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In April this year, the Federal Court of Australia ordered two companies to pay $300,000 in penalties for breaches of the Australian Consumer Law. The breaches related to misleading advertising claims about “free range” eggs.

Australia’s consumer watchdog, the Australian Competition and Consumer Commission (ACCC), has been extremely active in policing misleading claims in this area. In September 2015, it brought a case against Darling Downs Fresh Eggs, resulting in penalties of $250,000. A year earlier, the ACCC had secured penalties of $300,000 against another business, also for misleading representations about free range eggs. Here at LegalVision, we have also been following this topic with interest – and we have written on the topic previously.

Why are free range eggs so important?

So why does Australia’s consumer regulator care so much about free range eggs? Has the ACCC been taken over by environmentalists fighting for the rights of chickens across the country?

Not quite. In fact, it is possible that the ACCC doesn’t care about chickens at all. It is even possible (although unlikely) that lunch meetings at the ACCC are catered with egg sandwiches made from cage eggs.

The real issue for the ACCC is not animal welfare – it’s consumer transparency. These days, an increasing number of people care about the origins of their eggs and the lifestyle of the chickens that lay them. For these people, the issue affects which carton of eggs they choose to buy at the supermarket.

But, unsurprisingly, most shoppers do not have the time to research conditions at each farm and make an assessment for themselves about the well-being of the chooks. So the average consumer relies on quick indicators to help them make their purchasing decisions. “Free range” is one of these indicators. As the head of the ACCC, Rod Sims, explains: “Consumers are willing to pay a premium for free range eggs on the understanding that they are getting something different to ‘cage’ and ‘barn laid’ eggs.”

But if “free range” doesn’t mean what the average shopper thinks it means, then consumers are making purchases on false information. The result is bad for consumers, who don’t get the product they want – end up paying too much for a lesser product. But it’s also bad for other businesses, who are disadvantaged by the misleading sales practices of other egg suppliers.

The latest bust

The latest targets for the ACCC’s egg bust were two companies, Derodi Pty Ltd and Holland Farms Pty Ltd, who traded together as Free Range Egg Farms (FREF). FREF were responsible for a number of brands, such as Ecoeggs, Port Stephens and Field Fresh. All of the brands were promoted as free range on egg cartons, as well as through social media and other advertising channels.

Conditions varied on the farms from which FREF’s eggs were sourced. But there were generally around 10 laying hens per square metre. As FREF admitted, there were lengthy periods when the hens were completely confined. On one farm, the hens were not able to access the great outdoors until they were 59 weeks old – which is almost 40 weeks after they had started laying eggs.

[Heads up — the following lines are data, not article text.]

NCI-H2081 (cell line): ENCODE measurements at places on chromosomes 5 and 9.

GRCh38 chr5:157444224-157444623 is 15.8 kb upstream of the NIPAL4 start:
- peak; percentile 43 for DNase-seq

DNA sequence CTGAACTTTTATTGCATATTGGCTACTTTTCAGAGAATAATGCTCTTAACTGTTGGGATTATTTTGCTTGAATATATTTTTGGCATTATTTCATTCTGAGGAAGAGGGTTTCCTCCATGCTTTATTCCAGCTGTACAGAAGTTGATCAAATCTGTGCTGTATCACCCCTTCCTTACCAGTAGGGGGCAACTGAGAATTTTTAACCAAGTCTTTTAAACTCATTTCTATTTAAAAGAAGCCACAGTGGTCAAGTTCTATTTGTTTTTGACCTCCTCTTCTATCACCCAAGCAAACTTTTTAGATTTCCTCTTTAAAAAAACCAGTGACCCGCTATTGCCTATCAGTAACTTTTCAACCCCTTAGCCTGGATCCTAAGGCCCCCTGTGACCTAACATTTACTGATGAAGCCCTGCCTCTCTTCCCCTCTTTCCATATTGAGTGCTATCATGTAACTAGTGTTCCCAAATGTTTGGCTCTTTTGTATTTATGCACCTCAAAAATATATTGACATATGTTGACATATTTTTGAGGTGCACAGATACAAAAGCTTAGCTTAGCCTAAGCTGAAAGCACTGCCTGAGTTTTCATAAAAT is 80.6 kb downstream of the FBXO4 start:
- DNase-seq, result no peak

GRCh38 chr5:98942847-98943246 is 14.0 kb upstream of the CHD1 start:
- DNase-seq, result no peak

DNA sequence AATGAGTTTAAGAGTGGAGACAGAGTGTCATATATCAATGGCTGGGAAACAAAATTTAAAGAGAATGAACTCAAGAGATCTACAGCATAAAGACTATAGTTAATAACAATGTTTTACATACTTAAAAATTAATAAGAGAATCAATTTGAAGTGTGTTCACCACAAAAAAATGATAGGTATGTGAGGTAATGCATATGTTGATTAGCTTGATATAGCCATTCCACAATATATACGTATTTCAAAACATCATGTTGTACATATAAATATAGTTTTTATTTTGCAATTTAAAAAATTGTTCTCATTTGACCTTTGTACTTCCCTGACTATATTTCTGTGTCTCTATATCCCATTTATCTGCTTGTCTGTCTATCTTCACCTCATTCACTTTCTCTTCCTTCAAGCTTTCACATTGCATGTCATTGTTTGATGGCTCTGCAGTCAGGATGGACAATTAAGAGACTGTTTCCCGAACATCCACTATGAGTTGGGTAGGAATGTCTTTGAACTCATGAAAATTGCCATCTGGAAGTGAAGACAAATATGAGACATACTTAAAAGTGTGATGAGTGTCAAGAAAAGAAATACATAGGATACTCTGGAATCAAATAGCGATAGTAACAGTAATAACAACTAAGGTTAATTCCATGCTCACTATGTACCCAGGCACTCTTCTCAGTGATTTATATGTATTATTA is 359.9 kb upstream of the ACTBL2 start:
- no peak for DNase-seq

The Australian Consumer Law

The ACCC’s cases against FREF raised three different provisions of the Australian Consumer Law. These three provisions share a common theme about misleading consumers:

  • section 18 prohibits businesses from engaging in misleading or deceptive conduct;
  • section 29 deals with false or misleading representations, including representations about the quality or history of goods; and
  • section 33 is directed at conduct that could mislead the public about the nature or characteristics of goods.

In this case, FREF admitted that its conduct contravened all three of these provisions.

The outcome

The Federal Court found that FREF had incorrectly represented to consumers that their eggs were laid by hens which were able to – and generally did – move around freely on an ordinary day. The Court observed that the contravening conduct was significant, occurring over three years and concerning a widely-consumed food.

Following initial investigations, FREF cooperated in this matter and consented to the orders proposed by the ACCC. The Federal Court agreed that the proposed penalty of $300,000 was appropriate in the circumstances. The Court also ordered that FREF establish and implement an Australian Consumer Law compliance program, as well as publish corrective advertising – to alert consumers about the misleading conduct and educate the egg industry about consumer law obligations.

Setting the standard for the future

Part of the problem with advertising claims in this area is that there is no agreed national standard for what constitutes “free range”. This may come as a surprise to many shoppers. As the Federal Court pointed out in the FREF case, consumers are “heavily reliant” on free range representations when purchasing eggs.

Thankfully, the Federal, State and Territory governments have recently agreed to the introduction of a national information standard under the Australian Consumer Law. The standard will require that any eggs labelled as “free range” are laid by hens with meaningful access to the outdoors and with a maximum stocking density of 10,000 hens. The Consumer Affairs Ministers of the various governments have indicated their intention for the standard to be in place within one year.


If you believe that you have been misled or deceived, or are unsure about whether you’ve crossed a legal line with your own advertising, get in touch with LegalVision on 1300 544 755.


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